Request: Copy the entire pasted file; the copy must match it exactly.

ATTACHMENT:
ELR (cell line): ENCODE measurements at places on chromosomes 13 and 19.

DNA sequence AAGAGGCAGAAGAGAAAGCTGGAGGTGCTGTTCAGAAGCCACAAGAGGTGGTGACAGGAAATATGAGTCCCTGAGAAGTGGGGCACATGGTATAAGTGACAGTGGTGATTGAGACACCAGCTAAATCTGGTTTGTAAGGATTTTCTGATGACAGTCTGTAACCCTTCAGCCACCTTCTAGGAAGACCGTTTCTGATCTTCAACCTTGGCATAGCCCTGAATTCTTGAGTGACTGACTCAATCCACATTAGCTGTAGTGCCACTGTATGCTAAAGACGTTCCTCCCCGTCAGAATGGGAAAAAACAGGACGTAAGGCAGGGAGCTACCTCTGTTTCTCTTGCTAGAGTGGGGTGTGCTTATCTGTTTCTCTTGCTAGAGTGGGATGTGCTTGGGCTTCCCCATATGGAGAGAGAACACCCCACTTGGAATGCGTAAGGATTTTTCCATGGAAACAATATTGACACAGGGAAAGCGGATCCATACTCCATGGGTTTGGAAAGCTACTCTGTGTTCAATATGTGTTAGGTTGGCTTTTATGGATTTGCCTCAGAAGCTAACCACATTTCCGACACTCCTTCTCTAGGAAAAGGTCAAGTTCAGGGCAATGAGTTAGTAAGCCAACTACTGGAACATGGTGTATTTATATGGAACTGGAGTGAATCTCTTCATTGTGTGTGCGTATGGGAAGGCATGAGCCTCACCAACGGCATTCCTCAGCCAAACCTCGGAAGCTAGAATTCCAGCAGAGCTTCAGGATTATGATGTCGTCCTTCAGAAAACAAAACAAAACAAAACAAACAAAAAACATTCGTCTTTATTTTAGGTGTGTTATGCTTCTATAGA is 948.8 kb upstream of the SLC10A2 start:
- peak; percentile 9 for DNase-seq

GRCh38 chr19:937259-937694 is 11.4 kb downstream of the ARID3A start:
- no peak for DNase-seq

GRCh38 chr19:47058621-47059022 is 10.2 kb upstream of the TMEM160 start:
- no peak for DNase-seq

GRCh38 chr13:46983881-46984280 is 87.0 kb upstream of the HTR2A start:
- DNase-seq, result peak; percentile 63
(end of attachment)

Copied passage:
ELR (cell line): ENCODE measurements at places on chromosomes 13 and 19.

DNA sequence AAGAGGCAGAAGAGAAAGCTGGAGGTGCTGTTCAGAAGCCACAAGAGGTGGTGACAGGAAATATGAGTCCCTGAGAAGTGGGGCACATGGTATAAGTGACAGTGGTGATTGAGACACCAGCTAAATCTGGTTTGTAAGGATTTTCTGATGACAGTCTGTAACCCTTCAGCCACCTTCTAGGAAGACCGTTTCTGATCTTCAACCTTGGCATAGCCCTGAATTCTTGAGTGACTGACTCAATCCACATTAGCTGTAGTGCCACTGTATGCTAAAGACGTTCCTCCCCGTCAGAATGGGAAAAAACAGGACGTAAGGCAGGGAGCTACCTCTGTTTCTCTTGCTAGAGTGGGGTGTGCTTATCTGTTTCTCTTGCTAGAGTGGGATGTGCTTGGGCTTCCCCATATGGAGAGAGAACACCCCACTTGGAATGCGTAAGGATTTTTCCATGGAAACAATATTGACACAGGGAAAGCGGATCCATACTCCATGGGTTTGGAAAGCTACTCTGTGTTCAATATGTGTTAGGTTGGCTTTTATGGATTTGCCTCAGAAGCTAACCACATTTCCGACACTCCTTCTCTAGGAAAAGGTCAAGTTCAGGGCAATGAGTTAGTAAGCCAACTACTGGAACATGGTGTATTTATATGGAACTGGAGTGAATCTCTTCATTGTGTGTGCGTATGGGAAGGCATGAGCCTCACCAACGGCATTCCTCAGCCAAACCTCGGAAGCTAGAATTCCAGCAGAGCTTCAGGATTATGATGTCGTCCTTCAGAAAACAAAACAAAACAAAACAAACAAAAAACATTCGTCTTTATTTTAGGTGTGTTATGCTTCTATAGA is 948.8 kb upstream of the SLC10A2 start:
- peak; percentile 9 for DNase-seq

GRCh38 chr19:937259-937694 is 11.4 kb downstream of the ARID3A start:
- no peak for DNase-seq

GRCh38 chr19:47058621-47059022 is 10.2 kb upstream of the TMEM160 start:
- no peak for DNase-seq

GRCh38 chr13:46983881-46984280 is 87.0 kb upstream of the HTR2A start:
- DNase-seq, result peak; percentile 63